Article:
Suit Challenging Role of Regulators in Health Plan Disputes Rejected
A panel of the 3rd District Court of Appeals unanimously rejected a consumer lawsuit, ruling that the Department of Managed Health Care does not have to help patients challenge health plans when they are denied medical care or refused coverage for specific treatments, the Los Angeles Daily Journal reports.
The panel issued the ruling on Feb. 29 but agreed to publish portions of the opinion on Tuesday after DMHC officials said they were looking to set a precedent.
Plaintiffs in the lawsuit sought to require the department, which regulates HMOs, to heighten its role in patient-health plan disputes.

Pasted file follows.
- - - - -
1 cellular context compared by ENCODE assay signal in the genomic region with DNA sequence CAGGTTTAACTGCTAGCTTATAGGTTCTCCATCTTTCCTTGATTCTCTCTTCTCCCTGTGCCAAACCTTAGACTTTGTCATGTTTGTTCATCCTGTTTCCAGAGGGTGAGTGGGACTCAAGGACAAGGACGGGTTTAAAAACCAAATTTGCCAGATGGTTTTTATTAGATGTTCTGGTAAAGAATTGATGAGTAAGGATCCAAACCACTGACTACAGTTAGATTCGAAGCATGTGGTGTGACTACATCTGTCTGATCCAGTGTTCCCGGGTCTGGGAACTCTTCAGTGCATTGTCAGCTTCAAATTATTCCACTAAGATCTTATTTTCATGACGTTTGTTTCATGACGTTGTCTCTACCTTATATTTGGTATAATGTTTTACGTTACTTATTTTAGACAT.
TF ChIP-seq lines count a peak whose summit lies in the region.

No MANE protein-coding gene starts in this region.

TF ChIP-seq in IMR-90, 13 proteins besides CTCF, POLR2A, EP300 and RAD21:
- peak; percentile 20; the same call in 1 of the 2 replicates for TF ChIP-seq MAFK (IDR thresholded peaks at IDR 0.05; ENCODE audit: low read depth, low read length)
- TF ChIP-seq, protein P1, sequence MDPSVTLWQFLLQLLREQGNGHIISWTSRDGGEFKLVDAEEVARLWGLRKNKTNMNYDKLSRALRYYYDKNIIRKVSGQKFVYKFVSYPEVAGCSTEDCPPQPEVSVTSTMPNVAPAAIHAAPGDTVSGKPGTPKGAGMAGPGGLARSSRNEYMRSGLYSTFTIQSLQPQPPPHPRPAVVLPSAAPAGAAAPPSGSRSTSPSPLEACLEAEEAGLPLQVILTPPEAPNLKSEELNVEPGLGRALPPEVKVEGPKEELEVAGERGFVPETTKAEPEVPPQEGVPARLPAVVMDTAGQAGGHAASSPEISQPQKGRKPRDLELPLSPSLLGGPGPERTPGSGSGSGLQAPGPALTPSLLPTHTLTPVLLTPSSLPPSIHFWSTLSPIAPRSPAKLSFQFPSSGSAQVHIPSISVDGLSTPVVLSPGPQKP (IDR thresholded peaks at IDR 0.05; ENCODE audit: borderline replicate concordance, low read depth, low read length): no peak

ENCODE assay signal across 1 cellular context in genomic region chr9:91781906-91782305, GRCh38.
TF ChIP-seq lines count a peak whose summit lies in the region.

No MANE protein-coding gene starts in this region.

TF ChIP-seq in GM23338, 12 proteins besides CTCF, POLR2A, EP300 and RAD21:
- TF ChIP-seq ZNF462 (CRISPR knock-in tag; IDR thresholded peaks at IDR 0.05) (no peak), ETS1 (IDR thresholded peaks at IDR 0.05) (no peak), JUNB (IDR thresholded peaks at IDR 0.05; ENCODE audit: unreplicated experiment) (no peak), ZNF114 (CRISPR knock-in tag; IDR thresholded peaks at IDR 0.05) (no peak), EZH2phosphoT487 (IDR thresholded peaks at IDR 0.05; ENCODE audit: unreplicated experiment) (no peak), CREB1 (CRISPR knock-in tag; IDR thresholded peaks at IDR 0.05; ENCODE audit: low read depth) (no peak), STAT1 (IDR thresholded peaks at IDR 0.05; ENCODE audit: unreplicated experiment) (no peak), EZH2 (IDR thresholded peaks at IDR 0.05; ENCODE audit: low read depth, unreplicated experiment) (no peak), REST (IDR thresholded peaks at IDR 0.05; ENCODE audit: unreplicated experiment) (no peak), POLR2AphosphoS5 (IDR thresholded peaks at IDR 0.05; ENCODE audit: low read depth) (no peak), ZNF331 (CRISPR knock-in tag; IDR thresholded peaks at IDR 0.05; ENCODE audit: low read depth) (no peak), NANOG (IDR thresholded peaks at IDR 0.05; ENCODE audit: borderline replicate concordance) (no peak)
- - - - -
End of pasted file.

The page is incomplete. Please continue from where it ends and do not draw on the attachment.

Lynne Randolph, a spokesperson for DMHC, said the plaintiffs mistook the duties of the agency and the law does not require the agency to "be the go-between."
Michael McClelland, senior counsel for DMHC, said he hoped the published opinion would inform consumers of their right to an independent medical review in cases where members disagree with health plans' coverage decisions.
Critics said the decision provides approval for state regulators to take a hands-off approach to consumer complaints, especially within the independent medical review system.
Jerry Flanagan of Consumer Watchdog said the panel's decision seems to define the department as a less involved consumer-rights group.
Harvey Frey, the attorney for the nine named plaintiffs, said state regulators have a bias towards the health insurance industry at all levels of the complaint process. Frey said the bias was evident in DMHC's unwillingness to provide patients with their medical records or to explain in writing why their requests are denied.
Frey said he will appeal the decision in the state Supreme Court (George, Los Angeles Daily Journal, 4/3).